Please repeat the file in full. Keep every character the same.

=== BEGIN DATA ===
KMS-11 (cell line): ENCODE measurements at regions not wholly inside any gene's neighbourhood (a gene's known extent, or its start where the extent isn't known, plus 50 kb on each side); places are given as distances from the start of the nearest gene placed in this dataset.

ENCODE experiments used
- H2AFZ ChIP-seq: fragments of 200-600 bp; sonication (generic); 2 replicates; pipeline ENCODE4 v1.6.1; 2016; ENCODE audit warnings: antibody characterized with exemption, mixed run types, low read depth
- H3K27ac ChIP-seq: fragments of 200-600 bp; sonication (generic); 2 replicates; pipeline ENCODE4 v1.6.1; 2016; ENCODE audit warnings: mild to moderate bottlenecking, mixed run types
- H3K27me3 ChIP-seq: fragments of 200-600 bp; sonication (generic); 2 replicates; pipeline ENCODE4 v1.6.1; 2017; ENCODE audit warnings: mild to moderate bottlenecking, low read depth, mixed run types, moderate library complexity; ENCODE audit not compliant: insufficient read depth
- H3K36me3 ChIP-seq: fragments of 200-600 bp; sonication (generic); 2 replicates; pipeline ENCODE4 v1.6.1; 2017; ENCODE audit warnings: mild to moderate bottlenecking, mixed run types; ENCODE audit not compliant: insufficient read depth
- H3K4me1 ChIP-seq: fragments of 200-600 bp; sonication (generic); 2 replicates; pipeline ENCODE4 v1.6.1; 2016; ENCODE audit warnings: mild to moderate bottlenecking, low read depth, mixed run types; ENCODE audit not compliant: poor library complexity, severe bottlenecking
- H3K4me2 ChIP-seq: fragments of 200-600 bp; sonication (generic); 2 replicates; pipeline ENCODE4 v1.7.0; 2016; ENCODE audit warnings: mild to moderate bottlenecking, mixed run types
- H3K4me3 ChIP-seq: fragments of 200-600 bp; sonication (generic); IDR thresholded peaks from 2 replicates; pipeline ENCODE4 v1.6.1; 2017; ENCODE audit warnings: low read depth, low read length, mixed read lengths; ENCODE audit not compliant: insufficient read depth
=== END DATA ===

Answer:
KMS-11 (cell line): ENCODE measurements at regions not wholly inside any gene's neighbourhood (a gene's known extent, or its start where the extent isn't known, plus 50 kb on each side); places are given as distances from the start of the nearest gene placed in this dataset.

ENCODE experiments used
- H2AFZ ChIP-seq: fragments of 200-600 bp; sonication (generic); 2 replicates; pipeline ENCODE4 v1.6.1; 2016; ENCODE audit warnings: antibody characterized with exemption, mixed run types, low read depth
- H3K27ac ChIP-seq: fragments of 200-600 bp; sonication (generic); 2 replicates; pipeline ENCODE4 v1.6.1; 2016; ENCODE audit warnings: mild to moderate bottlenecking, mixed run types
- H3K27me3 ChIP-seq: fragments of 200-600 bp; sonication (generic); 2 replicates; pipeline ENCODE4 v1.6.1; 2017; ENCODE audit warnings: mild to moderate bottlenecking, low read depth, mixed run types, moderate library complexity; ENCODE audit not compliant: insufficient read depth
- H3K36me3 ChIP-seq: fragments of 200-600 bp; sonication (generic); 2 replicates; pipeline ENCODE4 v1.6.1; 2017; ENCODE audit warnings: mild to moderate bottlenecking, mixed run types; ENCODE audit not compliant: insufficient read depth
- H3K4me1 ChIP-seq: fragments of 200-600 bp; sonication (generic); 2 replicates; pipeline ENCODE4 v1.6.1; 2016; ENCODE audit warnings: mild to moderate bottlenecking, low read depth, mixed run types; ENCODE audit not compliant: poor library complexity, severe bottlenecking
- H3K4me2 ChIP-seq: fragments of 200-600 bp; sonication (generic); 2 replicates; pipeline ENCODE4 v1.7.0; 2016; ENCODE audit warnings: mild to moderate bottlenecking, mixed run types
- H3K4me3 ChIP-seq: fragments of 200-600 bp; sonication (generic); IDR thresholded peaks from 2 replicates; pipeline ENCODE4 v1.6.1; 2017; ENCODE audit warnings: low read depth, low read length, mixed read lengths; ENCODE audit not compliant: insufficient read depth